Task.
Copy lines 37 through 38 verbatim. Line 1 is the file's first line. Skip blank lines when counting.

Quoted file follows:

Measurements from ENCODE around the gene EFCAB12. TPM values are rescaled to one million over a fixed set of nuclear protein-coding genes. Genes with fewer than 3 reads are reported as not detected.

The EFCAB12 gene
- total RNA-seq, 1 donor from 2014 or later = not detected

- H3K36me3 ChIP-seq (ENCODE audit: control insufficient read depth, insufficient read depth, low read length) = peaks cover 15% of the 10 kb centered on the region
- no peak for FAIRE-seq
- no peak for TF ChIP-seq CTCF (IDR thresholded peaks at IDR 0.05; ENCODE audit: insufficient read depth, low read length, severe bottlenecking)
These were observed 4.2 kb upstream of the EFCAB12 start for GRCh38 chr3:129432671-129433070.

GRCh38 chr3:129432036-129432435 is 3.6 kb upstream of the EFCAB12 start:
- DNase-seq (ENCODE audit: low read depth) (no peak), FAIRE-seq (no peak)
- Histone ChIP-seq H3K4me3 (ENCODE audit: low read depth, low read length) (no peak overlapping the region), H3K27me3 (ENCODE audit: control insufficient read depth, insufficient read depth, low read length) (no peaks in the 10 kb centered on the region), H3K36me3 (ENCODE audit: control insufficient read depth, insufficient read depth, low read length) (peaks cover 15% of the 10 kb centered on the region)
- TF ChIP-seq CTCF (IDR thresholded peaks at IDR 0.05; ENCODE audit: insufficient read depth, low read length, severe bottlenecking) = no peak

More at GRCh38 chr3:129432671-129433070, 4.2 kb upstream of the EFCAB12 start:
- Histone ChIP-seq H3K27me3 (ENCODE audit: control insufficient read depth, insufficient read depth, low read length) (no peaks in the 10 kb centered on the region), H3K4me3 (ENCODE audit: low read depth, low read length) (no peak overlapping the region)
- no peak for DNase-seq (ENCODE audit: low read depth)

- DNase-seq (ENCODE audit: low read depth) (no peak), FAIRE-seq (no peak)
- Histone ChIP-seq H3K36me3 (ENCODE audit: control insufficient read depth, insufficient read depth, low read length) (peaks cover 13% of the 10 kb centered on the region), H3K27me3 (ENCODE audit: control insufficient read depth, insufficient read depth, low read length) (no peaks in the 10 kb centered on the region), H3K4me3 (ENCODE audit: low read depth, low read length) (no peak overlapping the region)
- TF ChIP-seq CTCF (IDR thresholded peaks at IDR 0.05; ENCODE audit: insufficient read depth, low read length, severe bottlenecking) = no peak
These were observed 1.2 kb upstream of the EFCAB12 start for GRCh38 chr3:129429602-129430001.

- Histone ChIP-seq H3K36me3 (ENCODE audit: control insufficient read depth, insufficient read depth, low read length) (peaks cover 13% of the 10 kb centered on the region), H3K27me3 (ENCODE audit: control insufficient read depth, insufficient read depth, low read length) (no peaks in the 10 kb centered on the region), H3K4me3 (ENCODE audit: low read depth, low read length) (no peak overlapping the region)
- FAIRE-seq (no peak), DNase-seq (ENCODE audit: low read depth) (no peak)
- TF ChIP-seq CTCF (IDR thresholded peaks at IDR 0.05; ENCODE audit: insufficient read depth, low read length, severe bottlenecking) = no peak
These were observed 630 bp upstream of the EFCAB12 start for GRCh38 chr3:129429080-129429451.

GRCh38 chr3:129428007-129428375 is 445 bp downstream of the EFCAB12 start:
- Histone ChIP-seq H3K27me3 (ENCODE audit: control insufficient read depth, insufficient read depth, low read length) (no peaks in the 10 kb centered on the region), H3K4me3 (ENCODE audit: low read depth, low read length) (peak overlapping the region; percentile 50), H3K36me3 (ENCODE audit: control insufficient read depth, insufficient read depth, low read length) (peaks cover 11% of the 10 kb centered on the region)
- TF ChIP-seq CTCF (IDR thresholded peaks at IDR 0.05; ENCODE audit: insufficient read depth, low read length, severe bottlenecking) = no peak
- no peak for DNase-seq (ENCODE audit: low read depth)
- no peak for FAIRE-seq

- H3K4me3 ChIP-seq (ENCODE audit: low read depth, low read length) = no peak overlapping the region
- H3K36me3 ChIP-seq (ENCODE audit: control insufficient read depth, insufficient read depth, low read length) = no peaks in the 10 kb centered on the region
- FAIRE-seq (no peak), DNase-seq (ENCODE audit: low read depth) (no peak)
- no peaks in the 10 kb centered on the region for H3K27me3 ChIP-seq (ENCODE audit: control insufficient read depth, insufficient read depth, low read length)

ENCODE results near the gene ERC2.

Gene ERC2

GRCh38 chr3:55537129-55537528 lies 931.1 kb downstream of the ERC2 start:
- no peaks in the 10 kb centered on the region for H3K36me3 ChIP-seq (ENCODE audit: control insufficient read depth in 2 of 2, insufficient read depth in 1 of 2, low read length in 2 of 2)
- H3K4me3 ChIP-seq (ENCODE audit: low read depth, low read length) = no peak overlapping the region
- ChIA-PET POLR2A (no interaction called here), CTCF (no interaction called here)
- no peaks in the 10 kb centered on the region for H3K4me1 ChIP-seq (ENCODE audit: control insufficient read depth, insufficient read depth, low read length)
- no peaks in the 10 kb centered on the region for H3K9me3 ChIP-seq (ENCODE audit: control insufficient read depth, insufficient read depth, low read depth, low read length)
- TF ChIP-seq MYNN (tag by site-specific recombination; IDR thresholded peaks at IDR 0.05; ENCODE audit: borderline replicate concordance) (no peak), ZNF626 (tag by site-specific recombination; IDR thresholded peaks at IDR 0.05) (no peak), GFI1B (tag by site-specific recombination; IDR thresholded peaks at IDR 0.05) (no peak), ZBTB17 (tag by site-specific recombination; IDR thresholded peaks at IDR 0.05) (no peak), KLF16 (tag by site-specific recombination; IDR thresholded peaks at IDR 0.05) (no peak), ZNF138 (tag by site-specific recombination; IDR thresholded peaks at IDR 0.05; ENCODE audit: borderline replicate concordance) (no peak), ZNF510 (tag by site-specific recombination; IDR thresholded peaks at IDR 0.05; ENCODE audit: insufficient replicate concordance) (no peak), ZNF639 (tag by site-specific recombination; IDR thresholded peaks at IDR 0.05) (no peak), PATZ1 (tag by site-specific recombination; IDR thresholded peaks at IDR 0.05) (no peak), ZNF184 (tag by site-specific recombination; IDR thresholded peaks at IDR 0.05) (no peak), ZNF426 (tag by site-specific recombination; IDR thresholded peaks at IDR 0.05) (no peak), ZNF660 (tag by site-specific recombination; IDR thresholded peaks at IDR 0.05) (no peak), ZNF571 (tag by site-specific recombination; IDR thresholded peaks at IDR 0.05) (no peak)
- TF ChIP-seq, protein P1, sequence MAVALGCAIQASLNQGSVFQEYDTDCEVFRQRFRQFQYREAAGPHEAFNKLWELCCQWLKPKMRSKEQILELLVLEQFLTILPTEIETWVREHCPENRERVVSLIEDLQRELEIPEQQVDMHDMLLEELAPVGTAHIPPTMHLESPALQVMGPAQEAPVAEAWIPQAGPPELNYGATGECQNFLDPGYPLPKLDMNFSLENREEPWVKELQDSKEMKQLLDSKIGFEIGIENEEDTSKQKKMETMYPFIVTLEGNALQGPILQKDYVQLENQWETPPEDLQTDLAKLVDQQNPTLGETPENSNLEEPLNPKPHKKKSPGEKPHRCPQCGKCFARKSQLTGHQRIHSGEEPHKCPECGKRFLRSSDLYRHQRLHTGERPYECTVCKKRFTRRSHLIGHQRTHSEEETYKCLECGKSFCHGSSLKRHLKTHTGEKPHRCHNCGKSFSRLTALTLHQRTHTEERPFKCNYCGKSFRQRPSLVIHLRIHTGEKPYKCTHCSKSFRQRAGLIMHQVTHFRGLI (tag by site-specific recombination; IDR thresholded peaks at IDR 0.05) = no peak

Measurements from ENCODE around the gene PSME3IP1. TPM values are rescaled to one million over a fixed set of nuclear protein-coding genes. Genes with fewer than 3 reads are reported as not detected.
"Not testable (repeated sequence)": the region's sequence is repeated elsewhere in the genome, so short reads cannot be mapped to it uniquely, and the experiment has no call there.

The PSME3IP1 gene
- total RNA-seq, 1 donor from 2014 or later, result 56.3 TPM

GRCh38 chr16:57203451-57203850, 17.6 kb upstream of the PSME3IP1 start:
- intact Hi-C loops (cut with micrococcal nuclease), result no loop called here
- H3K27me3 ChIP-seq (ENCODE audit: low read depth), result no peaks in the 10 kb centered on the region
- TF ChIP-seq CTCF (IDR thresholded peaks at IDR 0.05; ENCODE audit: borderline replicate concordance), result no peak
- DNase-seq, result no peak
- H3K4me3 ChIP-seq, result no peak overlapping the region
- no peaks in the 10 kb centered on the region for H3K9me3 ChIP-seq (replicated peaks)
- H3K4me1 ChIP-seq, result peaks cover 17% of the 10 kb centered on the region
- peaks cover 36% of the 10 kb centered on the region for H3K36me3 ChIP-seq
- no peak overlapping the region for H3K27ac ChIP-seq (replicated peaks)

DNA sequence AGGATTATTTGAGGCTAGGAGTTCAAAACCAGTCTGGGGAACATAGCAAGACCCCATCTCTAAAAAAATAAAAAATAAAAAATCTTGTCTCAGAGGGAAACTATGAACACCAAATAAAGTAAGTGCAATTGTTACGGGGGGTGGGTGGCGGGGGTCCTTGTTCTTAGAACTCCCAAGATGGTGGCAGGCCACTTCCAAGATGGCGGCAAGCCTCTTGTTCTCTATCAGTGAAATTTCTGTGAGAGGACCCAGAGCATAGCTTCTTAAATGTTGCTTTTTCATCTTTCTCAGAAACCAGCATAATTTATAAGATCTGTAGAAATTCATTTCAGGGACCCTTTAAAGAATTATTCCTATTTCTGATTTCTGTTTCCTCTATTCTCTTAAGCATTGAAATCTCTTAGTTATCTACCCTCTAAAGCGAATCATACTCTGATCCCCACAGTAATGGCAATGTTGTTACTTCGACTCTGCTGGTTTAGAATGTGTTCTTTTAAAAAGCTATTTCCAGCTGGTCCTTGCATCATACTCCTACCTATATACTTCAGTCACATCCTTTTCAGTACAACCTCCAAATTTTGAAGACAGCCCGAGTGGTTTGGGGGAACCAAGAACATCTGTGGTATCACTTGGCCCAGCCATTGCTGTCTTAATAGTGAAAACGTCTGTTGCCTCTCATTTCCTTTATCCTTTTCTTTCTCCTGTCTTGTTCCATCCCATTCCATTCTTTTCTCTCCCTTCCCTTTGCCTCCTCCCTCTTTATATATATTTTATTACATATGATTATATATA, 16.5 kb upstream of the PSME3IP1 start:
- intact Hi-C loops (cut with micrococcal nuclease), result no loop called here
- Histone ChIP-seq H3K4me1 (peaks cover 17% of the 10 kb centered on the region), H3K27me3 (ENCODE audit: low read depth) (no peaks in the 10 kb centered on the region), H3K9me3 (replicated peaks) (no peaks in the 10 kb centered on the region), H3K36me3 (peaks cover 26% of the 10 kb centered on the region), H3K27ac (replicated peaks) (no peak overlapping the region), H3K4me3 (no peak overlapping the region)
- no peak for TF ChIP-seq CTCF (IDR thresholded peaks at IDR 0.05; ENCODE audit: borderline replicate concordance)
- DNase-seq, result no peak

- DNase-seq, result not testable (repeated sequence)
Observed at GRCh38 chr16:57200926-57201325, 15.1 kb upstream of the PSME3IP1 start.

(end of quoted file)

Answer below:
- ChIA-PET POLR2A (no interaction called here), CTCF (no interaction called here)
- no peaks in the 10 kb centered on the region for H3K4me1 ChIP-seq (ENCODE audit: control insufficient read depth, insufficient read depth, low read length)